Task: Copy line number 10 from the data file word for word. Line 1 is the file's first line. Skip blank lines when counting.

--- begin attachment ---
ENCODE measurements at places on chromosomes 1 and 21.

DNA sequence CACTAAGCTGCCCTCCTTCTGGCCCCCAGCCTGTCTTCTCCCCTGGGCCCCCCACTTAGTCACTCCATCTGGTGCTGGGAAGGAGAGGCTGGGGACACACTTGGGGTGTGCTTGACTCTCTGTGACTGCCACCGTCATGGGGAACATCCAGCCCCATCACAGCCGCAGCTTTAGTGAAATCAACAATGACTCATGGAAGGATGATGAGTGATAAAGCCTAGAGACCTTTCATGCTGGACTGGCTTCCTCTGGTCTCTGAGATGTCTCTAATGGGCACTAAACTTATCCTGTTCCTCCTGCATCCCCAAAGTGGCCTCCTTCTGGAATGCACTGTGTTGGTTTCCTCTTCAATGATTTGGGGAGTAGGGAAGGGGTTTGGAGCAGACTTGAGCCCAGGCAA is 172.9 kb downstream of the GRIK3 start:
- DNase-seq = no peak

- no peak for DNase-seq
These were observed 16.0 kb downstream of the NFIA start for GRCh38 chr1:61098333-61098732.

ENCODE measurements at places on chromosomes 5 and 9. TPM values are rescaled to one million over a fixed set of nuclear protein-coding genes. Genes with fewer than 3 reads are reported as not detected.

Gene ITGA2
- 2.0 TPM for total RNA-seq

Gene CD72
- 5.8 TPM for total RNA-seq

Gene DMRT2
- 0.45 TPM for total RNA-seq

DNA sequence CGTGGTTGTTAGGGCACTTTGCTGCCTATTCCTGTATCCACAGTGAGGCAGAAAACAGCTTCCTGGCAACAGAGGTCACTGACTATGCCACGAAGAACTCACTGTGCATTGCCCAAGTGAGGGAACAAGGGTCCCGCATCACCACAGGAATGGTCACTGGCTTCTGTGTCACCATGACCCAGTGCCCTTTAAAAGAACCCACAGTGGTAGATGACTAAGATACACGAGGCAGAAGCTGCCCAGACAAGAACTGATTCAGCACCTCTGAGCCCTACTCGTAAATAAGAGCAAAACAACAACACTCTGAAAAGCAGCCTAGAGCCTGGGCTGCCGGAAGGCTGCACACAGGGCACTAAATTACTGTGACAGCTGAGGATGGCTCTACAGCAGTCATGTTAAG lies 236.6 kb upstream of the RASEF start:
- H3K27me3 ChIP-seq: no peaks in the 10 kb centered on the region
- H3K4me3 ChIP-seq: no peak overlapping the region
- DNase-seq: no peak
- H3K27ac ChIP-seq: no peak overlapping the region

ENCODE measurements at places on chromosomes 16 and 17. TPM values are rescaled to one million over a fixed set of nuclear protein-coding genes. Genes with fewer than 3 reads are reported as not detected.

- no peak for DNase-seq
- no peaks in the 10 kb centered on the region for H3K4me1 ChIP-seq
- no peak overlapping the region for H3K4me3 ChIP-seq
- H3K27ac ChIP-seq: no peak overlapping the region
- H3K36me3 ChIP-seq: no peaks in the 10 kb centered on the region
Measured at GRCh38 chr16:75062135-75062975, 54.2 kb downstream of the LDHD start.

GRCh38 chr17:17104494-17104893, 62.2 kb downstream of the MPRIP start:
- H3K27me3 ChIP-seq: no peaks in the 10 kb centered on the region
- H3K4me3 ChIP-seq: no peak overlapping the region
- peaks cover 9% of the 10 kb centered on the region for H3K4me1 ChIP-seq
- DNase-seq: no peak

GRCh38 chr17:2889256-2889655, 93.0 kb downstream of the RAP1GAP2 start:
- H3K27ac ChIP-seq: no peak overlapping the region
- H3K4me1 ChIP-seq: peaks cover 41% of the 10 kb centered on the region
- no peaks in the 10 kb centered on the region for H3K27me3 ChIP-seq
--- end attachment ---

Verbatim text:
- 5.8 TPM for total RNA-seq